Last year, four influenza vaccines were available to the public. But as technology expands – so do the options and six different flu vaccines will be available this season. “Instead of a one-size fits all approach, we are moving to vaccines…for individual patients,” states Dr. Greg Poland, director of the Mayo Clinic Vaccine Research Group. “The flip side of that,” he continues, “is that this will be a confusing year.” Doctors and patients may have questions about which vaccine is best for them.
The six vaccines available include: an egg-free shot, a micro-needle shot, a nasal spray, a high-dosage shot, and two forms of the standard shot. The egg-free shot is for those with egg allergies, the micro-needle shot is for people afraid of needles – it is less painful and only penetrates the skin. The nasal spray is for toddlers and children, while the high-dosage shot is for senior citizens. The standard shot comes in a three-strain version and a four-strain version. The four-strain version can cost up to 30% more than the three-strain version.
Statistics report that up to 20% of the U.S. population gets sick with the flu every year. By creating new shots that reach more people, medical professionals hope to get more than the usual 40% of the population immunized this year. Dr. Michael Shaw of the Centers for Disease Control and Prevention (CDC) says that in a few years, all of the vaccines will offer the four-strain protection at a standard price, and concludes that more vaccine options will lead to fewer flu cases. Fewer flu cases can save both lives and health care costs.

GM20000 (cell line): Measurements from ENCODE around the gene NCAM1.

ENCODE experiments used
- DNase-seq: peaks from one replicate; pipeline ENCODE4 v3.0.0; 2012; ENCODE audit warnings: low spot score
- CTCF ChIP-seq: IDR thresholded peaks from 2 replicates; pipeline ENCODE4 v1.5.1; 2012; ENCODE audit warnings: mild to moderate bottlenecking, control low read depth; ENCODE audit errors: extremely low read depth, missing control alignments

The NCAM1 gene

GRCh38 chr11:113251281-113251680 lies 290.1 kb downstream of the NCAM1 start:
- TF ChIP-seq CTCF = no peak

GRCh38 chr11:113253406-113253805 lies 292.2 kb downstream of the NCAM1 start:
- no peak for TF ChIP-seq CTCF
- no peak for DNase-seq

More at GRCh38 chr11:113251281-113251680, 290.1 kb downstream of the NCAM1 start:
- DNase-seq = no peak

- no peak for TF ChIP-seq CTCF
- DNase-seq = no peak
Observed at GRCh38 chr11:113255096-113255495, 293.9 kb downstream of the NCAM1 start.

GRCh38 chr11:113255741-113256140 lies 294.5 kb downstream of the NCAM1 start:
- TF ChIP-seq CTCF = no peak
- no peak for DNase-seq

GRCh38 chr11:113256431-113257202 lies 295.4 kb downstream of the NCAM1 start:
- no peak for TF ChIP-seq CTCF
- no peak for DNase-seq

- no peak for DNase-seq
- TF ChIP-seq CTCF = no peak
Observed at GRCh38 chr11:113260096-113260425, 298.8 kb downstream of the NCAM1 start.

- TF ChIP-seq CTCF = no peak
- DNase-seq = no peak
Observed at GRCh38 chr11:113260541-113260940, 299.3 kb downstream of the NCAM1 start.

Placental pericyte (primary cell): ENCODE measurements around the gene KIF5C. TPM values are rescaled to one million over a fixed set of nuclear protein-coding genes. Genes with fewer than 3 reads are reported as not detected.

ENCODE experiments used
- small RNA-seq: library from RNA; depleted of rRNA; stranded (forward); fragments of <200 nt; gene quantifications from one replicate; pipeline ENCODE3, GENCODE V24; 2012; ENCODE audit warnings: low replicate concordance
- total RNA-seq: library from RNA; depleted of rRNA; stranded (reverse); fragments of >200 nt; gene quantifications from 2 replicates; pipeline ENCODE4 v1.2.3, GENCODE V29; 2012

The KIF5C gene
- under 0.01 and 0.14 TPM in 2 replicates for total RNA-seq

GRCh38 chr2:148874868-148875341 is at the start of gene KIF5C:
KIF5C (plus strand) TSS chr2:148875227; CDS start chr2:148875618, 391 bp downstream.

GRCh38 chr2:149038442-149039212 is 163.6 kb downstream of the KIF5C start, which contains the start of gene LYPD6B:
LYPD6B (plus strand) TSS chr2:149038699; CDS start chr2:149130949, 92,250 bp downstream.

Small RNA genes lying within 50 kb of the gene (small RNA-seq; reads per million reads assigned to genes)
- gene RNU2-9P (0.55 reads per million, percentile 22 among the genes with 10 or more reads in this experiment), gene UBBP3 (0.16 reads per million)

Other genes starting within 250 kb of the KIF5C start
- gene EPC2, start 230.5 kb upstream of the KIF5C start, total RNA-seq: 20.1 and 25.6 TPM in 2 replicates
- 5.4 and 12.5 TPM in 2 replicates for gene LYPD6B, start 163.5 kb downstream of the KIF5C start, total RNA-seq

CDC states that approximately 24,000 people die from the flu each year and recommend the vaccine for nearly everyone 6 months and older. An estimated 139 million does of flu vaccine will be produced this year, with 30 million of those being the four-strain flu virus. The CDC estimates that as many as 485 deaths will be prevented by the four-strain vaccine.
In an effort to encourage vaccination, medical professionals across the country are getting creative. For instance, Vanderbilt University hosted its third annual Flulapalooza on September 25th. The event lasts for twelve hours and offers free flu vaccines to faculty, staff and students.
Most health insurance programs and Medicare cover flu shots and some plans don’t require a co-pay. This simple preventative measure can save you from battling a nasty case of the flu or ending up in the hospital. Vaccine Watch encourages everyone to consult his or her physician about getting a flu shot this fall.